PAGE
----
R.J. Cutler Reveals the Impenetrable Mystique of Anna Wintour


Anna Wintour slipped into the premiere of THE SEPTEMBER ISSUE, all dark glasses and fur and mystique and emaciation .

She’s really got that down.

THE SEPTEMBER ISSUE is, as the Festival catalogue promises, a clever film. It doesn’t launch a frontal attack on Wintour–she hardly would have turned up at the premiere if it did. But it pokes at her slyly, from the side. It is revelatory about Wintour’s relationship with her family and it explores the enduring partnership between the editor-in-chief and the far more likeable (in the film, at least) creative director Grace Coddington. It is the flame-haired Coddington who reveals an artist’s passion for what she does at the magazine, while Wintour exudes an icy and sometimes seemingly capricious detachment.

A good part of Wintour’s genius is her unrelenting commitment to her own point of view, which is (in part) that her taste is infinitely better than yours. It’s an image that she projects so effectively that most people tremble in her presence, nervously seeking her approval without much hope of getting it. I won’t reveal exactly how filmmaker R.J. Cutler does it, but he manages to reveal the very mundane insecurity that underlies the impenetrable exterior.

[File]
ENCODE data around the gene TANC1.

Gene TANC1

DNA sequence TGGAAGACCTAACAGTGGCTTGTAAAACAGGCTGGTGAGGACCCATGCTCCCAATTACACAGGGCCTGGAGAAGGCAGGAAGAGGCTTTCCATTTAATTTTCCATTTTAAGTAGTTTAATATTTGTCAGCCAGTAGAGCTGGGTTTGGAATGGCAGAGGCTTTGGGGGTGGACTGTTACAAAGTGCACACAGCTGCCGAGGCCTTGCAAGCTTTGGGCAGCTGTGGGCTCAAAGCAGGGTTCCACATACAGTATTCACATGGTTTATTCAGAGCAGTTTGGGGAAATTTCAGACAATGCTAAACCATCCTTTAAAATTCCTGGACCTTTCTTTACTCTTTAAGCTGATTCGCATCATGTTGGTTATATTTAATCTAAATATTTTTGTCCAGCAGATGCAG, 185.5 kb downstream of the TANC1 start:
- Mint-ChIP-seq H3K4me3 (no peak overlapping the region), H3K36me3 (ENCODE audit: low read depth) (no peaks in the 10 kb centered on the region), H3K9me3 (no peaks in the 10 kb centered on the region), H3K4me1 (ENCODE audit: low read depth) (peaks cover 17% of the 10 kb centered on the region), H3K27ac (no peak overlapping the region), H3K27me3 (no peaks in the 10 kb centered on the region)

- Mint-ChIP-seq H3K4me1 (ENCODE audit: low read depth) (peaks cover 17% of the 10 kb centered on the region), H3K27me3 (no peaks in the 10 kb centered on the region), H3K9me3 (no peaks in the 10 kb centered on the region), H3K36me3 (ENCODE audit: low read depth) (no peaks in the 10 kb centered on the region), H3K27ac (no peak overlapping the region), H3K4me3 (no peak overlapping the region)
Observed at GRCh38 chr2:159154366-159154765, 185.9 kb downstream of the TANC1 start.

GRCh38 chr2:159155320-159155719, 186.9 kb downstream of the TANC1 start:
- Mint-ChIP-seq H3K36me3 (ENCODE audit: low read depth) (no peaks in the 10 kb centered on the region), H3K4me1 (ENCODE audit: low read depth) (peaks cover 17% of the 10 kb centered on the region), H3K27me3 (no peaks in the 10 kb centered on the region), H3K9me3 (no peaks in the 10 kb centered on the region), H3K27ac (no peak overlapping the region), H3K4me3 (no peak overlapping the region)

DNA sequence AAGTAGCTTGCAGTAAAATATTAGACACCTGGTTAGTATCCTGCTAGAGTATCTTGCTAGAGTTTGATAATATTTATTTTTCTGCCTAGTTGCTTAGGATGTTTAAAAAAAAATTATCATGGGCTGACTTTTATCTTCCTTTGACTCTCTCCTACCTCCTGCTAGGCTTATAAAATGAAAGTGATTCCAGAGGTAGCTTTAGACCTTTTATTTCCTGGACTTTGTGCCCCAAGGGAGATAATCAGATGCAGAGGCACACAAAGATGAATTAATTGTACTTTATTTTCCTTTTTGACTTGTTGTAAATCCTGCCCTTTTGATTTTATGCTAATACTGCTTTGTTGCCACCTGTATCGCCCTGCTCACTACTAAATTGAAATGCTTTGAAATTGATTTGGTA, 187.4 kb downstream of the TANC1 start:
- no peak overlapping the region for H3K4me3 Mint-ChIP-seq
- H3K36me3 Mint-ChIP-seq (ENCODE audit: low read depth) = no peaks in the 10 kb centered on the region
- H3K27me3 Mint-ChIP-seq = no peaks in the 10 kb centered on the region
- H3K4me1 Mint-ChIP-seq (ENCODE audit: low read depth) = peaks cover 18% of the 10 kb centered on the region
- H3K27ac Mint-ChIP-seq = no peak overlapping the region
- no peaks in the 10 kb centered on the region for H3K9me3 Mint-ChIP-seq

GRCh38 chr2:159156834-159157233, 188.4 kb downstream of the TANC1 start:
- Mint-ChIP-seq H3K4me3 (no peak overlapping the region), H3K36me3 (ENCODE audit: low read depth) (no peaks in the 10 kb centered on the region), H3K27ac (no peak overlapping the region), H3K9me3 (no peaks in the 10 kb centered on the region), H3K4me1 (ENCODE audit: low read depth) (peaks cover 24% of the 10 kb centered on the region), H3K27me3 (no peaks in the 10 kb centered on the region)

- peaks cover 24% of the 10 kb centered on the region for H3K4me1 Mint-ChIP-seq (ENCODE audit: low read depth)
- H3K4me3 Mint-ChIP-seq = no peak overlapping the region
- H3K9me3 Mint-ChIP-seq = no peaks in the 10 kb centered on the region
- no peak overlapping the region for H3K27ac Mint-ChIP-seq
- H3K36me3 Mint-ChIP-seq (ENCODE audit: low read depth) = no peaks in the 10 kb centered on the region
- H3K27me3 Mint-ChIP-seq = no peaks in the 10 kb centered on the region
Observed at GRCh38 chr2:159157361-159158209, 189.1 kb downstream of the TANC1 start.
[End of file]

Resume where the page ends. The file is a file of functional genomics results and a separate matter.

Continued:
I felt conflicting emotions during the film. Should I accept the rarefied obsessions of Vogue’s creators because they view clothing and style as art forms? Or should I stick with my feminist revulsion, recoiling at the sight of emaciated models, one of whom is laced into a corset so tight that there literally is concern about her ability to breathe? I have an appetite for beautiful clothes (especially marked down) but I couldn’t stop seeing the dark side of Wintour’s peculiar world.

By the way, Wintour did not expose herself to hazards of a question-and-answer session with commoners–I mean, audience members. After the screening, Festival programmer John Cooper appeared with a few harmless queries, expressing the usual Wintour-induced anxiety by commenting that he was trying to hold in his stomach.

Later, Cutler told me that my feminist concerns were not even mentioned briefly in THE SEPTEMBER ISSEUE because “it’s not the subject of the film. . . I tell stories about people and landscapes. But the landscape is there for you to judge.”

Cutler says Wintour agreed to do the film and gave him final cut in their first meeting; he doesn’t presume to know why. Given rumors that the fashion queen might be forced to abdicate her throne, as the New York Post put it, it seems possible that she had a prescient wish to cement her identification with the magazine. According to Cutler, he made no concessions to get her cooperation. But obviously he didn’t set out to demolish her.

“You can be mean to Anna Wintour with a camera,” he says. “If that’s your goal, that’s what you can do. But if your goal is to tell a truthful story–then something else comes out.”

Watch Sundance Channel’s Interview with director R.J. Culter below: